American Hospital Association, (AHA) this week voiced support for the Healthcare Cybersecurity Act (S.3904), legislation that would improve collaboration and coordination between the Cybersecurity and Infrastructure Security Agency and Department of Health and Human Services. The bill also would authorize cybersecurity training and an analysis of cybersecurity risks for the healthcare and public health sector, with a focus on impacts to rural hospitals, medical devices and cybersecurity workforce shortages.
John Riggi, AHA’s national advisor for cybersecurity and risk, was privileged to participate in early discussions that helped inform elements of the bill and bring to light the serious cybersecurity threats and challenges facing the field.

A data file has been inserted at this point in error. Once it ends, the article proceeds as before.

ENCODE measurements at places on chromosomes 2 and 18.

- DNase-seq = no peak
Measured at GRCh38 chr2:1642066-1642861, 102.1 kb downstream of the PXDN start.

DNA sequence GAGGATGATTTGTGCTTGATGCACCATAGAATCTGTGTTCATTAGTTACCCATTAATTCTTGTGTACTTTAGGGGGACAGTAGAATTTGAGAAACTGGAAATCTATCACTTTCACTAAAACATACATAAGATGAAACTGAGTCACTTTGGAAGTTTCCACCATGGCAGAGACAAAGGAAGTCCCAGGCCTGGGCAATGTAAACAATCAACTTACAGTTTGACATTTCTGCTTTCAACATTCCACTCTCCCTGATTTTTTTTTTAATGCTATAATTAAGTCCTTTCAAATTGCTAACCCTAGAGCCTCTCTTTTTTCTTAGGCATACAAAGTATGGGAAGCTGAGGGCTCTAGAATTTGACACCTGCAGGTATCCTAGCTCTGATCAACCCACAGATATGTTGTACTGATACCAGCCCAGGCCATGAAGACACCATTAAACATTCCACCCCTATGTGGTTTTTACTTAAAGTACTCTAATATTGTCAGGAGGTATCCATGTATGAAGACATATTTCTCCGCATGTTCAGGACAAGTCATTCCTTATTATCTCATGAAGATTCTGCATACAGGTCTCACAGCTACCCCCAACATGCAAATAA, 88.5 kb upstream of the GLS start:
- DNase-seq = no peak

“Great strides have been made by hospitals and health systems to defend provider networks, secure patient data, preserve health care delivery and, most importantly, protect patient safety,” AHA said in a letter to the bill’s sponsors, Sens. Jacky Rosen, D-Nev., and Bill Cassidy, R-La. “This bill takes first steps towards addressing many of the cybersecurity challenges facing hospitals and health systems. We also support the development of coordinated national defensive measures, an expansion of the cybersecurity workforce, disruption of bad actors that target U.S. critical infrastructure, and the utilization of a ‘whole of government’ approach to increasing risk and consequences for those who commit attacks.”
The Senate Committee on Homeland Security and Governmental Affairs is scheduled to mark up the bill on Wednesday.